Nall is fourth, finished Short at U.S. trials, she plans return to studies; Metzler, Botsford are in; SWIMMING

INDIANAPOLIS — INDIANAPOLIS -- Olympic gold medalist Anita Nall probably didn't notice the music as she marched in parade for the 200-meter breaststroke final at the U.S. Olympic trials last night. If the Towson swimmer she had, she might have wondered if it was chosen just for her.

The song was entitled "And She Was" by the rock group Talking Heads, and it turned out to be prophetic. Soon after the race was over, Nall was talking about her swimming career in the past tense and looking ahead to the college education she gave up temporarily to pursue her athletic dreams.


Nall finished fourth in a time of 2: 30.77 in her second and final attempt to make the 1996 U.S. team, then graciously turned the women's breaststroke over to a new generation of promising swimmers even younger than she was when she swam to a gold, silver and bronze medal at the '92 Olympiad in Barcelona. However, Nall's North Baltimore Aquatic Club teammates Whitney Metzler and Beth Botsford will be going to Atlanta. officially qualified for the Olympics yesterday. Both were expected to qualify after finishing second in their events earlier in the meet, but needed four swimmers to double-qualify to assure them of positions on the U.S. team.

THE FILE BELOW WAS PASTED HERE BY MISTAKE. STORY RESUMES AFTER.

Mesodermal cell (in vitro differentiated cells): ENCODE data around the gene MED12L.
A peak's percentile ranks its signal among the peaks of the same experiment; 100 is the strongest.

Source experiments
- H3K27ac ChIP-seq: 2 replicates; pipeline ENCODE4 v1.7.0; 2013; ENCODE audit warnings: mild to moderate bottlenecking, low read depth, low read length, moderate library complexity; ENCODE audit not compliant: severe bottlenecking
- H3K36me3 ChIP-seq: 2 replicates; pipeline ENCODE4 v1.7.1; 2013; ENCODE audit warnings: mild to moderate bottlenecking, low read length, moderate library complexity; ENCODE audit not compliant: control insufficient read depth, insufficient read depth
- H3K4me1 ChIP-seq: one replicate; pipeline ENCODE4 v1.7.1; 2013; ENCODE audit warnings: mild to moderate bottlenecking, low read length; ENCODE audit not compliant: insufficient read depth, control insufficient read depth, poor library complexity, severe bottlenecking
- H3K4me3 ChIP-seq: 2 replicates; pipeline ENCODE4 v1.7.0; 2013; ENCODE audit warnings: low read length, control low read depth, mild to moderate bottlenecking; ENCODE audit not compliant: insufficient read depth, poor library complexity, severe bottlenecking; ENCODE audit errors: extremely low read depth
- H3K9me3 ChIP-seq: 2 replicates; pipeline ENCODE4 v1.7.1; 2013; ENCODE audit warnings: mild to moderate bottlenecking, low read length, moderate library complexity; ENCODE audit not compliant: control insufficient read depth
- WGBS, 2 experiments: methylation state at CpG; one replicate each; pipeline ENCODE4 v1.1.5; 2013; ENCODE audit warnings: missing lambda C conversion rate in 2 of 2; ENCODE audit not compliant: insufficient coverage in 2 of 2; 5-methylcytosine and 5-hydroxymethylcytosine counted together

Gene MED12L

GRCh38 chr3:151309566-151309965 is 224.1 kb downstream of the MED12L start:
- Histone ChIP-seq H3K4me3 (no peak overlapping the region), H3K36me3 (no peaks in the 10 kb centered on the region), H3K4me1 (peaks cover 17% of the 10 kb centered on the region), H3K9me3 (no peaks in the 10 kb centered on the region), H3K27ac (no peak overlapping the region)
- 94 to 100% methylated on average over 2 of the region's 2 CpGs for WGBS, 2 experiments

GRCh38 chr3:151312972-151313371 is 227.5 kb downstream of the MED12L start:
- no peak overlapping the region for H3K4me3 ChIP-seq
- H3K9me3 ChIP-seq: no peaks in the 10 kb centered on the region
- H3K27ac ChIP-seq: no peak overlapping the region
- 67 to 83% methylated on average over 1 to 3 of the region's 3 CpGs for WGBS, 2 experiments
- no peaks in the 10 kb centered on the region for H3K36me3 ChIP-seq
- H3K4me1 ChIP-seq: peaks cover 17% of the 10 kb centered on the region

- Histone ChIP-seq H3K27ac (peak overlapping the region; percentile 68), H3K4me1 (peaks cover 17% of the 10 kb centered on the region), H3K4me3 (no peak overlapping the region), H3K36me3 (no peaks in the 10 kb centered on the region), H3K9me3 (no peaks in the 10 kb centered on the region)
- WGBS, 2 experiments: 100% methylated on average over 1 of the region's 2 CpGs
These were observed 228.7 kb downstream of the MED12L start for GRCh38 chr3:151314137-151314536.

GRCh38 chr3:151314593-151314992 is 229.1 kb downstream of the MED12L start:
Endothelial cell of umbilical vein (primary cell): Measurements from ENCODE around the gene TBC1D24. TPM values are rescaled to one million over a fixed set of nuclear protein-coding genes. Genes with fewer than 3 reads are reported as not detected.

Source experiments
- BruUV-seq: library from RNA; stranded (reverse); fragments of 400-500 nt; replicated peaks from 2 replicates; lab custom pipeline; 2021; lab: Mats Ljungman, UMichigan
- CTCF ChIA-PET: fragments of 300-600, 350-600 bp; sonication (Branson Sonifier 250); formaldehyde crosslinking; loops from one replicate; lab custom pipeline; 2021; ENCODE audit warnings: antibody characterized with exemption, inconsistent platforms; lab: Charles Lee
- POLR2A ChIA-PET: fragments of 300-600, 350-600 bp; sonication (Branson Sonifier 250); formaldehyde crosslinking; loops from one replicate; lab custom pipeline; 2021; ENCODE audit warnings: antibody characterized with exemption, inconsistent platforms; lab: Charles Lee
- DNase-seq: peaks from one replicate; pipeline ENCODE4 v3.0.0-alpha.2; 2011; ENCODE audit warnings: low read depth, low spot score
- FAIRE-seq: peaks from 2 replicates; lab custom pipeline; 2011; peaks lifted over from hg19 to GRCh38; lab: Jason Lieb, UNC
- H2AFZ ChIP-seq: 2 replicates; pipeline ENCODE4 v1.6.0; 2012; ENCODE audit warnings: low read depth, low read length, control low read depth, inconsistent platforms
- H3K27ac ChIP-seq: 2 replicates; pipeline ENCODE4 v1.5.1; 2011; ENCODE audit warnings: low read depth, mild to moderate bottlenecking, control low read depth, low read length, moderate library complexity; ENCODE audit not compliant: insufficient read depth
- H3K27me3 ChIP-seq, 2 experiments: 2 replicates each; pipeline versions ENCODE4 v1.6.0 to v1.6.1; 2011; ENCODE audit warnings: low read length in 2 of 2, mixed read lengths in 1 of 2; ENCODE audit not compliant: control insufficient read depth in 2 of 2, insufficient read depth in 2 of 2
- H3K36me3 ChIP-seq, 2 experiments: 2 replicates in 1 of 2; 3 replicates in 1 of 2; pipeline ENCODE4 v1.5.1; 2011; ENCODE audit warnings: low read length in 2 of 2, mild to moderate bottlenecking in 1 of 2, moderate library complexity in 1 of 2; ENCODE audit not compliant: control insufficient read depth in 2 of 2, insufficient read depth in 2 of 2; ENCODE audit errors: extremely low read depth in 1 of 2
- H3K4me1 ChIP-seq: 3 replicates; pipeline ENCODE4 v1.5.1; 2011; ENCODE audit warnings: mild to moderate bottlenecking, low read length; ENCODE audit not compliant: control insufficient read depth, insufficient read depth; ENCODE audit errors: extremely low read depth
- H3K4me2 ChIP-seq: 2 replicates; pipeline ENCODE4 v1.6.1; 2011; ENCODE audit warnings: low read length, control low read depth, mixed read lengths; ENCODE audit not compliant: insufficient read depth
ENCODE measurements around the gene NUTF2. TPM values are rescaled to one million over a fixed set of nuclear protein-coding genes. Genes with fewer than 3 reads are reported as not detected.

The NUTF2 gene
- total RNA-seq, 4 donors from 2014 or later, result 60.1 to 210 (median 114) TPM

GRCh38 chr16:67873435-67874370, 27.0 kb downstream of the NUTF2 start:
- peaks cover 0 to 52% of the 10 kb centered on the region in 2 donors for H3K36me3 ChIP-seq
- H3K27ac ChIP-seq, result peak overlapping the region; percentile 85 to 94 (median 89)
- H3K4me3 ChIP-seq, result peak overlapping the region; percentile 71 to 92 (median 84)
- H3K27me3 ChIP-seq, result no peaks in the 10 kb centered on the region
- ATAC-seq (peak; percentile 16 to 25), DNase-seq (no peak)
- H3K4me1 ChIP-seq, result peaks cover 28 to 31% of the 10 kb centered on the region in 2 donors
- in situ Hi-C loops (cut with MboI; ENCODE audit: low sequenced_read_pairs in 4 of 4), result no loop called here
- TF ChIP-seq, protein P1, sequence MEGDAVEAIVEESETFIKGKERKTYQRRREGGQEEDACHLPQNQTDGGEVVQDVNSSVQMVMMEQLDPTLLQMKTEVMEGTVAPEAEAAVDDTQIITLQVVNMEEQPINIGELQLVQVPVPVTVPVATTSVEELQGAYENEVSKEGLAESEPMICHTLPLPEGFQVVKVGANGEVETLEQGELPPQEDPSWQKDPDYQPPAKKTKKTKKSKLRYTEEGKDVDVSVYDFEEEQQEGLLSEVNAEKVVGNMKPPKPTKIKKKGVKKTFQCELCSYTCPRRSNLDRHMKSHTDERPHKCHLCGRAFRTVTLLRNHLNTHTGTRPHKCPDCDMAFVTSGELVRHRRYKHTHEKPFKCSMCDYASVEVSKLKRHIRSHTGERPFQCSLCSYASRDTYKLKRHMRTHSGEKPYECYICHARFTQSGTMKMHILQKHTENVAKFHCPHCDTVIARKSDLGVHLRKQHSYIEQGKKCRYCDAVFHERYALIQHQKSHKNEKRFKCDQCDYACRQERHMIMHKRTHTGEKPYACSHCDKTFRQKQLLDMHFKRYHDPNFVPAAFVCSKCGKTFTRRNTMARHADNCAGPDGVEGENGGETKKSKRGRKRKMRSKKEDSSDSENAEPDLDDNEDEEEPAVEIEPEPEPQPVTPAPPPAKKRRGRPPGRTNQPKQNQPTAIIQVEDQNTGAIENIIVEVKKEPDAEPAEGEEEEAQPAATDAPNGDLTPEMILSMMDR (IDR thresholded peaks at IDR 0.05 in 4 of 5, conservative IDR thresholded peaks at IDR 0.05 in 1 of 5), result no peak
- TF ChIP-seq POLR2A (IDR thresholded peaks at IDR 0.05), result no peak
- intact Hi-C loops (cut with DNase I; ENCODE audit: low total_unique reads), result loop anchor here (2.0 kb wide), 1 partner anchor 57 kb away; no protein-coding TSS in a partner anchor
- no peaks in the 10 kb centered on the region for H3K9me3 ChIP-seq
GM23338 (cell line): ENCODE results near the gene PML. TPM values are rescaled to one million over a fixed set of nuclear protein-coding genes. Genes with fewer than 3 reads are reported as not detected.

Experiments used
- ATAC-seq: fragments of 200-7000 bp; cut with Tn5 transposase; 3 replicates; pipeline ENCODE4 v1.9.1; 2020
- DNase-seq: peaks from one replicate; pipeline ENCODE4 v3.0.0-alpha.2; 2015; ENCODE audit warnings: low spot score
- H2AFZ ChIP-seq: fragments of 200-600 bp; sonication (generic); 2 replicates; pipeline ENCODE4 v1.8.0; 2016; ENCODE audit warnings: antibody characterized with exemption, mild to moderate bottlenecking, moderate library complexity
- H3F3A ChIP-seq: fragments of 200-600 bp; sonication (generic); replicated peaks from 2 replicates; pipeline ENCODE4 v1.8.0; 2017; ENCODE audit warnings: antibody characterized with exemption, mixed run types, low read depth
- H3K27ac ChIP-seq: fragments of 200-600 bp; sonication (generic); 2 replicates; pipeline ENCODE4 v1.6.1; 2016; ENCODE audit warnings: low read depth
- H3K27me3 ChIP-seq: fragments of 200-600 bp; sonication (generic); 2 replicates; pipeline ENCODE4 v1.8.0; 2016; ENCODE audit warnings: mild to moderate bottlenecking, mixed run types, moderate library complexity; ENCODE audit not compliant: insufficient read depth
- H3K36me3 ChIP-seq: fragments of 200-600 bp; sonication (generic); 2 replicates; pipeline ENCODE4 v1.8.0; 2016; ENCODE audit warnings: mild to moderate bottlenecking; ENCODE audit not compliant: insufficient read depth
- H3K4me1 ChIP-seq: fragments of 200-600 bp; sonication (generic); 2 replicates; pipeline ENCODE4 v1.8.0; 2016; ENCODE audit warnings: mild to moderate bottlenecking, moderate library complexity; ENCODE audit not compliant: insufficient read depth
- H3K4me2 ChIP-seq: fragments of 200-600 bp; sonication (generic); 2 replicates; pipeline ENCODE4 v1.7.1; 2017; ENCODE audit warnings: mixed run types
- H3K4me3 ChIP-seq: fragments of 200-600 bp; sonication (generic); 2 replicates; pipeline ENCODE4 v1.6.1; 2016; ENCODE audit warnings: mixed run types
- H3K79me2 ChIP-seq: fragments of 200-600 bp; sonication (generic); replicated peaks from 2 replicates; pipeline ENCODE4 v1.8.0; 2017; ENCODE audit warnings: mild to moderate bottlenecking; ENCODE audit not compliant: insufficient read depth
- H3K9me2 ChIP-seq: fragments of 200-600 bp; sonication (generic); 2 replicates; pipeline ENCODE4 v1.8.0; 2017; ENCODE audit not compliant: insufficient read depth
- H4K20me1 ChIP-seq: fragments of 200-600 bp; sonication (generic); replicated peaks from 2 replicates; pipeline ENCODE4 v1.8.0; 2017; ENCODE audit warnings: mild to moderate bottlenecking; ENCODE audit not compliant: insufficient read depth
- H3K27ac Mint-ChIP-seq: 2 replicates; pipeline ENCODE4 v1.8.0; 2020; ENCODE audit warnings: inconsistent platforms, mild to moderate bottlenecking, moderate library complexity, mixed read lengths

Nall's The race went to swimming's newest phenom, 14-year-old Amanda Beard, 14, who finished in 2: 26.25, the eighth-fastest time ever recorded in the event. Jilen Siroky of Charlotte, N.C., another 14-year-old, turned in a lifetime best 2: 28.23 to join Beard on the U.S. team.


The fourth night of competition at the University of Indiana Natatorium also featured another strong performance by Curl-Burke's Tom Dolan, who swam 1-2 with University of Michigan roommate John Piersma in the 400-meter freestyle, and a handful of other interesting subplots:

* Georgia's Angel Martino, who at 28 already was the oldest swimmer to qualify for the team, won a tight three-way duel in the 100-meter butterfly to qualify for her second event. Amy VanDyken finished second and 16-year-old Misty Hyman missed qualifying by three one-hundredths of a second.

* Floridian Tripp Schwenk narrowly edged world-record holder Jeff Rouse in the 100-meter backstroke. Rouse swam the race in a personally disappointing 55.15, but he also qualified for the team.

This was not the way Nall wanted to go out, of course. She wanted to make one more Olympic appearance and erase some of the frustration that had built up during two years of chronic illness and competitive disappointment. She trained hard, even leaving NBAC coach Murray Stephens for 3 1/2 weeks recently to train with breaststroke specialist Josef Nagy, but did not make enough progress to convince herself to continue her swimming career.

"I don't think so right now," she said after the race. "I told Murray that I don't want to do it half-heartedly. I think right now I'm going to concentrate on school. I think that will be my emphasis."